Oil Free vs Oil Less vs Filtration with Lubricated Air Compressor
Compressors: Oil Free vs Lubricated with Filtration
There are distinct differences between “oil free”, “oil less” and oil lubricated compressed air with filtration. Often, the terms “oil free and “oil less” are used interchangeably because they both refer to compressors with no oil in the compression chamber. More specifically, “oil less” compressors have no oil anywhere in the running gear, crankcase or compression end. Typically “oil-less” compressors refer to reciprocating (piston style) units whereby the crank bearing and bushings are sealed and permanently lubricated, as are the wrist pin bearings. The valves consist of aluminum alloys (or stainless steel for enhanced life. Lubrication is achieved by Teflon similar material) composite rider and compression rings which expand as they wear. The advantage of oil less reciprocating technology is that this type of compressor is relatively efficient and produces totally oil free air. Additionally they are typically economical to purchase. Familiar manufacturers for this type of compressor include Quincy (QRD series) and Powerex (OT series). The size ranges from 1⁄2 HP to 30 HP. They are popular with laboratory, medical and pharmaceutical applications. The biggest drawbacks of the oil less reciprocating compressors are the higher maintenance requirements, vibration and noise issues.
Customer Air Test Report
Date: March 9, 2006
Re: Hycomp Air Compressor Gas Analyses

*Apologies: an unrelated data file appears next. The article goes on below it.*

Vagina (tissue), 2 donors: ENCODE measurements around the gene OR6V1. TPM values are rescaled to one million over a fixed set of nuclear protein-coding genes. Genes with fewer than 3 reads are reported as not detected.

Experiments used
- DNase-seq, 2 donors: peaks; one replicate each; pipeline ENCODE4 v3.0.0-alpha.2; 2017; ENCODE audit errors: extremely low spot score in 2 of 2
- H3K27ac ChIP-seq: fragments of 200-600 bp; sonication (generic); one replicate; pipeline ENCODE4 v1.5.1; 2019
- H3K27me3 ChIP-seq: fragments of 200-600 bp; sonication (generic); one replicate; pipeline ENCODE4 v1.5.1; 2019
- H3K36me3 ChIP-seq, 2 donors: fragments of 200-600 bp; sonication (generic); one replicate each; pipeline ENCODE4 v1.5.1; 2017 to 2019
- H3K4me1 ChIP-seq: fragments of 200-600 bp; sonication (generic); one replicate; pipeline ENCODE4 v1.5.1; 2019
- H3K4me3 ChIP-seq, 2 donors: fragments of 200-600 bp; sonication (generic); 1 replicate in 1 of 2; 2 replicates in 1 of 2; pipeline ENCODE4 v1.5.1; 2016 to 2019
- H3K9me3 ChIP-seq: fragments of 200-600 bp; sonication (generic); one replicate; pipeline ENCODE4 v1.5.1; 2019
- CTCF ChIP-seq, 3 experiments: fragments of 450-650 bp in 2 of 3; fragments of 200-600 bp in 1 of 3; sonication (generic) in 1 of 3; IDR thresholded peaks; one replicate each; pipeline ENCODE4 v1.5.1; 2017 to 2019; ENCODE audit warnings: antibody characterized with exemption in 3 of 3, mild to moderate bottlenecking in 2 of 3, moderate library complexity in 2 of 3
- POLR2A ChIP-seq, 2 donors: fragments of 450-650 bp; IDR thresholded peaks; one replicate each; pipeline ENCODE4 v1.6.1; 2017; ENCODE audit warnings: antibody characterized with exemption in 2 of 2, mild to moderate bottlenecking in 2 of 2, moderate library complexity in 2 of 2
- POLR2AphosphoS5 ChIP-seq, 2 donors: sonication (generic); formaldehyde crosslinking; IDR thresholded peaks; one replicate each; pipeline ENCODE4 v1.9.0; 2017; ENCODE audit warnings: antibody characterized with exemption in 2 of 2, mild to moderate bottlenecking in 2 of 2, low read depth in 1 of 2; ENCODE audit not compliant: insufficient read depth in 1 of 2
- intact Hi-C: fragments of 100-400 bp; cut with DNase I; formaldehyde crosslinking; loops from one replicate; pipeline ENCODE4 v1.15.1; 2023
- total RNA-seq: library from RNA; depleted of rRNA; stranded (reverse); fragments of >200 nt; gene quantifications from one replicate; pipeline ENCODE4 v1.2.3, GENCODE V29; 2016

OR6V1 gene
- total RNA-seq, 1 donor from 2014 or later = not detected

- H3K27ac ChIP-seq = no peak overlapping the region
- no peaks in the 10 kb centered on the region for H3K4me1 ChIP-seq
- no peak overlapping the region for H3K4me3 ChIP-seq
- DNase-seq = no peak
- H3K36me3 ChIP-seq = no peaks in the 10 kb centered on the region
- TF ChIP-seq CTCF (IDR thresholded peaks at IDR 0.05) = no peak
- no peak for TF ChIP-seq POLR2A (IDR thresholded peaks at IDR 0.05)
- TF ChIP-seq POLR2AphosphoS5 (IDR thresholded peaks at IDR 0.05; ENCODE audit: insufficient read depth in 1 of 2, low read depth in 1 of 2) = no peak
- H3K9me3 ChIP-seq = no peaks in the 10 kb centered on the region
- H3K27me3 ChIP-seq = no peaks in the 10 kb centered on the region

Ser # 00080X-XXX
Four gas samples in Tedlar bags were delivered to the lab for analysis. The bags were identified as follows:
- Compressed Air, 03/07/06, 09:00, 238°F
- Compressed Air, 03/07/06, 09:00, 178°F
- Pre-Air, 03/07/06
- Compressed Air, 03/07/06, 1:25 p.m.
The sample numbers on the left identify the samples throughout this report and the accompanying spreadsheet. The lab was asked to analyze the gas samples for hydrocarbons.
Infrared Gas Analysis
The gas samples were analyzed by infrared absorption spectroscopy. This method is capable of quantifying hydrocarbons at concentrations above about l part per million (ppm). The accompanying spreadsheet contains the results of this analysis. Most of the gases analyzed were not present at concentrations above the detection limits of the instrument. Carbon dioxide and water, which exist in”normal” air, were detected. Methane was quantified at 2 ppm, which is also typical of air.
This method is not capable of differentiating hydrocarbons with carbon chains longer than four. We could estimate that all four samples contained hydrocarbons with carbon chain lengths longer than four in the 1-2 ppm range. Because these hydrocarbons existed in the “pre-air” sample, there is no evidence that the compressors added these hydrocarbons to the air. Blank samples were measured to ensure the hydrocarbons did not originate from the instrumentation or the Tedlar bags. These tests proved that the hydrocarbons were present in the Hycomp background air.